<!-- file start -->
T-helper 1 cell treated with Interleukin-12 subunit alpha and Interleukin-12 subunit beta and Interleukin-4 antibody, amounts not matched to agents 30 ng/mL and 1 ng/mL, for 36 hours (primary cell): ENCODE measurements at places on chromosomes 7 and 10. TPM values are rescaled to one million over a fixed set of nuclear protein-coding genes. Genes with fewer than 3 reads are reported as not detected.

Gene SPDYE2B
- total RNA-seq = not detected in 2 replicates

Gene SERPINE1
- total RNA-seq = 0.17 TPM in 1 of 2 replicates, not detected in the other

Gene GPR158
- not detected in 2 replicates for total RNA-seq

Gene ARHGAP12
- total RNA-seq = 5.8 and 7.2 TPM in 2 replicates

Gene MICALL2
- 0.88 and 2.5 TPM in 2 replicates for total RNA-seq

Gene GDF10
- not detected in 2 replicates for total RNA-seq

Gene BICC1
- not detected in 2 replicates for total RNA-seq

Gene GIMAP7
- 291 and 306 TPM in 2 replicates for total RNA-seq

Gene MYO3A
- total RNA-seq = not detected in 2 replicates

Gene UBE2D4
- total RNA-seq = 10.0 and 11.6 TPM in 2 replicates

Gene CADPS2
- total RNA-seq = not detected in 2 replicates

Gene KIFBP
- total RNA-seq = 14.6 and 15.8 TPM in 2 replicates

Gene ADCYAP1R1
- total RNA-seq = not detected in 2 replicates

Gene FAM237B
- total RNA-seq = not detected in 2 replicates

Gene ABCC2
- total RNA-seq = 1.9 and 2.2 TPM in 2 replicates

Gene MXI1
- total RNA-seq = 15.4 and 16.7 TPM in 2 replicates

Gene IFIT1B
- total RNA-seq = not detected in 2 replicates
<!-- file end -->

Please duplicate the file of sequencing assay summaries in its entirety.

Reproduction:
T-helper 1 cell treated with Interleukin-12 subunit alpha and Interleukin-12 subunit beta and Interleukin-4 antibody, amounts not matched to agents 30 ng/mL and 1 ng/mL, for 36 hours (primary cell): ENCODE measurements at places on chromosomes 7 and 10. TPM values are rescaled to one million over a fixed set of nuclear protein-coding genes. Genes with fewer than 3 reads are reported as not detected.

Gene SPDYE2B
- total RNA-seq = not detected in 2 replicates

Gene SERPINE1
- total RNA-seq = 0.17 TPM in 1 of 2 replicates, not detected in the other

Gene GPR158
- not detected in 2 replicates for total RNA-seq

Gene ARHGAP12
- total RNA-seq = 5.8 and 7.2 TPM in 2 replicates

Gene MICALL2
- 0.88 and 2.5 TPM in 2 replicates for total RNA-seq

Gene GDF10
- not detected in 2 replicates for total RNA-seq

Gene BICC1
- not detected in 2 replicates for total RNA-seq

Gene GIMAP7
- 291 and 306 TPM in 2 replicates for total RNA-seq

Gene MYO3A
- total RNA-seq = not detected in 2 replicates

Gene UBE2D4
- total RNA-seq = 10.0 and 11.6 TPM in 2 replicates

Gene CADPS2
- total RNA-seq = not detected in 2 replicates

Gene KIFBP
- total RNA-seq = 14.6 and 15.8 TPM in 2 replicates

Gene ADCYAP1R1
- total RNA-seq = not detected in 2 replicates

Gene FAM237B
- total RNA-seq = not detected in 2 replicates

Gene ABCC2
- total RNA-seq = 1.9 and 2.2 TPM in 2 replicates

Gene MXI1
- total RNA-seq = 15.4 and 16.7 TPM in 2 replicates

Gene IFIT1B
- total RNA-seq = not detected in 2 replicates